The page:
Review: Evil Dead (2013)
Directed by – Fede Alvarez
Written by – Fede Alvarez & Rodo Sayagues
Based on The Evil Dead, written and directed by Sam Raimi
Starring – Jane Levy, Shiloh Fernandez, Lou Taylor Pucci, Elizabeth Blackmore, Jessica Lucas, Phoenix Connolly & Jim McLarty
Time for James to be a contrarian again…
Ok, so I’m no longer much of a fan of Sam Raimi’s seminal horror classic The Evil Dead. Don’t get me wrong, I completely understand why it is so well loved but for me its bizarre combination of horror and comedy didn’t work anywhere near as well as everyone suggests. In fact I’ve always thought that Army of Darkness was the best film in the series, precisely because it properly embraced the anarchy that the first two flirted with but never quite seemed to truly understand. Nevertheless, I have a general rule about remakes (they’re all shit, except for the odd few) so, despite my ambivalence to the original film, I began my viewing of Evil Dead with a due sense of exhaustion and dread.
Well… you know what, I thought it was alright. In decades to come, when The Evil Dead is still being praised as a classic of the genre, this remake will obviously have been long forgotten but, as a piece of generic but enjoyable horror cinema, I actually think Fede Alvarez’s take on the tale – which is much straighter than its original counterpart – is pretty damn good. Fair enough, I totally understand why a fan of the original might hate it – after all, it follows almost exactly the same story, albeit with some awful “emotional” nonsense thrown in to keep it modern, but lacks the anarchic charm of any of Raimi’s three films – but as a reimagining of The Evil Dead, I think it’s successful enough. After all, it’s not like it’s the first time The Evil Dead has been remade; Evil Dead II was a partial remake, and pretty much every “cabin in the woods” driven horror film (including, funnily enough, The Cabin in the Woods) owes a huge debt to Raimi’s 1981 film.
I think what I like about Evil Dead is that it abandons the original’s comic sensibilities. I realise that this places me in a minority but I’ve never felt that Raimi mastered the horror/comedy combination anywhere near as well as he wanted to and, as such, I like that Evil Dead is just a straight-up horror film. Admittedly it isn’t remotely scary but, at just 90 minutes (which I still contend is the perfect length for any film) it beats along at a decent pace, and once the action kicks off it never really slows down. It takes a while to get going, and we’re forced to endure some terribly contrived exposition about why the five characters have come to a cabin in the woods (Tip for future filmmakers: it doesn’t matter why they’re there, that’s the beauty of it…) but once that’s out of the way, Evil Dead is surprisingly entertaining.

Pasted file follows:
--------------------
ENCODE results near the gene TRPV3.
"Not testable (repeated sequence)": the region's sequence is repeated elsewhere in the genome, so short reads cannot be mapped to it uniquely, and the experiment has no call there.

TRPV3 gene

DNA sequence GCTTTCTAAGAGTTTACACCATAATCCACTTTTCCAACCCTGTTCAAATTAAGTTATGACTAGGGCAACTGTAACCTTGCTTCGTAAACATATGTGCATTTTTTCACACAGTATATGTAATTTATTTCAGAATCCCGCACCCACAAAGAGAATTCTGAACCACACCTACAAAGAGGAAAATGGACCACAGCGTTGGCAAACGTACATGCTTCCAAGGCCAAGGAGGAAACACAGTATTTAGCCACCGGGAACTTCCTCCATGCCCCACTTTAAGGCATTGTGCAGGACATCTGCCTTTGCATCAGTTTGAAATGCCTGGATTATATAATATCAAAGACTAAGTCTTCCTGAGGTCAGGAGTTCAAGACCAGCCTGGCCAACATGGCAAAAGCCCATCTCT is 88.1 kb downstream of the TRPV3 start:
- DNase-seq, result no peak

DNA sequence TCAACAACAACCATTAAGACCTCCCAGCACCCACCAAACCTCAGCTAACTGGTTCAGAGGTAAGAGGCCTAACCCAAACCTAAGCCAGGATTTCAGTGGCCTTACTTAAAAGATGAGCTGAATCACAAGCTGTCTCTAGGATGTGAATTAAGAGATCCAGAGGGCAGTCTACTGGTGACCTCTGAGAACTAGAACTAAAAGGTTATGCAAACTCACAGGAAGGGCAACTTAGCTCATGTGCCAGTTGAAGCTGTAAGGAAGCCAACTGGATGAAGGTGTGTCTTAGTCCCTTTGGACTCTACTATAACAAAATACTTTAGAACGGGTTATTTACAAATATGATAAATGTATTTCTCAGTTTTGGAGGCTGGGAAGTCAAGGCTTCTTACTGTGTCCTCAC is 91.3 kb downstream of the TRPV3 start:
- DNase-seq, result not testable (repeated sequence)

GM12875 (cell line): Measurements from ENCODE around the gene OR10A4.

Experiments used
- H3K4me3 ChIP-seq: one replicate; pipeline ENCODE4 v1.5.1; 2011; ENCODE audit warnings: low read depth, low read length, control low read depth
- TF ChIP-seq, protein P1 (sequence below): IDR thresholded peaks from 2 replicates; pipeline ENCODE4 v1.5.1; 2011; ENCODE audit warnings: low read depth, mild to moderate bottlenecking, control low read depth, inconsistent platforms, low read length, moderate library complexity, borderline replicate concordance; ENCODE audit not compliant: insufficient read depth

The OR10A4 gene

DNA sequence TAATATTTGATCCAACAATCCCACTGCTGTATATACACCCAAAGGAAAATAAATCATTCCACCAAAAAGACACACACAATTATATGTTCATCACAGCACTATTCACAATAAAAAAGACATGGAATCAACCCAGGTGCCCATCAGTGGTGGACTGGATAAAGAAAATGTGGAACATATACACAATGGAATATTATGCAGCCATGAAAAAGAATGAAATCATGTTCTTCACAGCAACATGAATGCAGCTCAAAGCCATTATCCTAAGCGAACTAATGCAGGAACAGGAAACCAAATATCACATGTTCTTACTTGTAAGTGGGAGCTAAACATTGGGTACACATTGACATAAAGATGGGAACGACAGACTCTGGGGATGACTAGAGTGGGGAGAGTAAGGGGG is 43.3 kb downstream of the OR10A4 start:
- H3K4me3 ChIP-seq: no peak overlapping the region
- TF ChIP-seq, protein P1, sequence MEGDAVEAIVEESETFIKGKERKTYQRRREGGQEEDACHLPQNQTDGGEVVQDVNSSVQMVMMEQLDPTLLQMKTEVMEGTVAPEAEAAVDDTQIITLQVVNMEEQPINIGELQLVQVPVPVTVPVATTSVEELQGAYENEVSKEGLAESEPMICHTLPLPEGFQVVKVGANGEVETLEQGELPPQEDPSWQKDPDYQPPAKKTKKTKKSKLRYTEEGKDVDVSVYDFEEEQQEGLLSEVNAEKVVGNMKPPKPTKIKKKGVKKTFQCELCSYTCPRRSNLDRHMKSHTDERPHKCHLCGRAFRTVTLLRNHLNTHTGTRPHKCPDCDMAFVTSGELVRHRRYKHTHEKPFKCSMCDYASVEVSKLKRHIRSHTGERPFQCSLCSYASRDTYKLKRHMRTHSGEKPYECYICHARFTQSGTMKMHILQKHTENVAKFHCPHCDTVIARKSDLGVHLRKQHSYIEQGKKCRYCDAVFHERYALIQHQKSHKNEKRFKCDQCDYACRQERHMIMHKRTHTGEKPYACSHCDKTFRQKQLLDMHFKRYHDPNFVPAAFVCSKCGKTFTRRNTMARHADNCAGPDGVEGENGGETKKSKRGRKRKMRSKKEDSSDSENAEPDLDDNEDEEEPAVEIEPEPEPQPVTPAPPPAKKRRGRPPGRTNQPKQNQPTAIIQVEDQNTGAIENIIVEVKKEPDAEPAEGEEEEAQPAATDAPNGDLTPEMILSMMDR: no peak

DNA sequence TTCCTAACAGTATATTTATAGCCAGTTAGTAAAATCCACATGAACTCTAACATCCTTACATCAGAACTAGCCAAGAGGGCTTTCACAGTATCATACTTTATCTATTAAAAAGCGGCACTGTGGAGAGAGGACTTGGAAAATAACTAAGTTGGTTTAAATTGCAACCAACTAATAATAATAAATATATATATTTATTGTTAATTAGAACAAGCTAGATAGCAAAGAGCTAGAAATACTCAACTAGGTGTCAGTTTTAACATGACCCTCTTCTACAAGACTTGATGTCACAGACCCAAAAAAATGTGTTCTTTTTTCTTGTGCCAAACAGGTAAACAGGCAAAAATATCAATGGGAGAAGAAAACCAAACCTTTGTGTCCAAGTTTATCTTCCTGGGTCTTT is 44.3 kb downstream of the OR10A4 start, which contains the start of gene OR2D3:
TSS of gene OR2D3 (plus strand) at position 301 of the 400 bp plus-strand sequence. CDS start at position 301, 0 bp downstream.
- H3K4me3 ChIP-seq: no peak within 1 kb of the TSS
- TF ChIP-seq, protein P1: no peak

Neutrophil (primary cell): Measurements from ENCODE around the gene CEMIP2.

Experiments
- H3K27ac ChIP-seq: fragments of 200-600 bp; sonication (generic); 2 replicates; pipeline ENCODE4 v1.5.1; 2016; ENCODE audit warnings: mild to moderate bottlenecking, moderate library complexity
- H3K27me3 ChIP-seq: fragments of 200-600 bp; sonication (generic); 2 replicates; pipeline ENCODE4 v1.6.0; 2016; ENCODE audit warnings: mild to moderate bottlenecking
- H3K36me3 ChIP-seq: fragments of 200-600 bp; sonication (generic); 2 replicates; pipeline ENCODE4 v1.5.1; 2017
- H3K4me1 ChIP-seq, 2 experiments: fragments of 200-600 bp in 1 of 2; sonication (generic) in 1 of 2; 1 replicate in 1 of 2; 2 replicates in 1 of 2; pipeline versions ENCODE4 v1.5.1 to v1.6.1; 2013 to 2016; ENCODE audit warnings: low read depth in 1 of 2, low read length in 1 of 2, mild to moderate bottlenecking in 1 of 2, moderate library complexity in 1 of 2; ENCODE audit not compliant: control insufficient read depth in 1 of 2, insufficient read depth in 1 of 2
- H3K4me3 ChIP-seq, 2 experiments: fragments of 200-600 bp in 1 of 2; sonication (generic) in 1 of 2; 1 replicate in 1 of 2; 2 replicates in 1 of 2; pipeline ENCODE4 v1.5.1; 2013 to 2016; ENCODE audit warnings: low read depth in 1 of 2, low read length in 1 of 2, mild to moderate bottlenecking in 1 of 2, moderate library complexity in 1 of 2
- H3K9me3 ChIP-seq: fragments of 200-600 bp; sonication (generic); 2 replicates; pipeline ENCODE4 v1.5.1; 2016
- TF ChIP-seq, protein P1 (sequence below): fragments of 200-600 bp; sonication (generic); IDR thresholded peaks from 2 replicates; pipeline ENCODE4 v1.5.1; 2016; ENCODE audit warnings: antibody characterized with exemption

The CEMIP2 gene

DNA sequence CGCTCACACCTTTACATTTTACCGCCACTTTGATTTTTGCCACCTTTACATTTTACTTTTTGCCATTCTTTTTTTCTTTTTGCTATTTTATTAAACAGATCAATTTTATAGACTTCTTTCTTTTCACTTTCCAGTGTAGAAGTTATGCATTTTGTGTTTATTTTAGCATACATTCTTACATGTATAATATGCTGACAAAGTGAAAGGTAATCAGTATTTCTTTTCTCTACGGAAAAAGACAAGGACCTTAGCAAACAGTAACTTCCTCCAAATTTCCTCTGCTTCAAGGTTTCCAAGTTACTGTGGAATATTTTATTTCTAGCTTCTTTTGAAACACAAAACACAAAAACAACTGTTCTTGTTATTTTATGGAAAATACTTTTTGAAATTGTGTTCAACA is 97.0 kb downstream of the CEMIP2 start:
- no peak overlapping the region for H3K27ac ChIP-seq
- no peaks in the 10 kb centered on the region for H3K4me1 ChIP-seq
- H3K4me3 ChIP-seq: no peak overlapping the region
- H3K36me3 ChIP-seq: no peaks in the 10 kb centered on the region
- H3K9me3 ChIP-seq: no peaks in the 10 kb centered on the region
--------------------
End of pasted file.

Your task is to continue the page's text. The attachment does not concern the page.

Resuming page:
Perhaps I’m giving the film too much credit (I probably am), but I also think that the general lack of characterisation serves a purpose, even though there’s a chance that it might be unintentional. Like the original film, Evil Dead presents us with five characters – two men and three women – and dispatches of the women one-by-one before leaving the men to fight against whatever grotesque demon is trying to possess them. Also like the original, only two of the characters really get much of a backstory; in this case, it’s David (Fernandez; Red Riding Hood) and his sister Mia (Levy; Suburgatory). Mia is a crack addict who wants to go cold turkey (hence the trip to the cabin) while David is her brother who, for the past few years, has been what you might call “estranged”. The other three characters are interchangeable but, in the style of the classic horror film, that doesn’t matter one bit. They’re there for one reason and one reason only, and much of the fun is derived in waiting for their gory deaths / transformations.
Fede Alvarez also deserves some credit for making his film gloriously nasty. Though he tries to modernise the original, he ensures that his version of the tale is full of all of the gore and vulgarity for which Raimi’s film is so well known. In a sense the visuals here are a bit disappointing because they’re so stylised and “Hollywood” but at least an attempt has been made to make the film as grotesque as possible. It does at times descend into torture porn esque stupidity, especially when one of the characters decides to chop her own arm off (to no avail, I might add) and there does seem to be a focus on “shocks” rather than genuine scares but if you just sit back and embrace the silliness, it can be pretty entertaining to watch.
Evil Dead is cheap, derivative and predictable but I genuinely enjoyed it far more than I was expecting to. It’s a different beast to Raimi’s trilogy and as far as I’m concerned that’s a good thing, though I fully accept that this is little more than a generic horror film that’ll be forgotten soon enough. Nevertheless, I liked Evil Dead; I thought that it was relatively well acted, competently directed and, ignoring some of the more melodramatic moments, nicely written. The final fifteen minutes are a total shambles and it’s obviously rubbish but for some reason that I can’t quite put my finger on, I really did like it.
I guess my huge, schoolgirl crush on Shiloh Fernandez probably helped…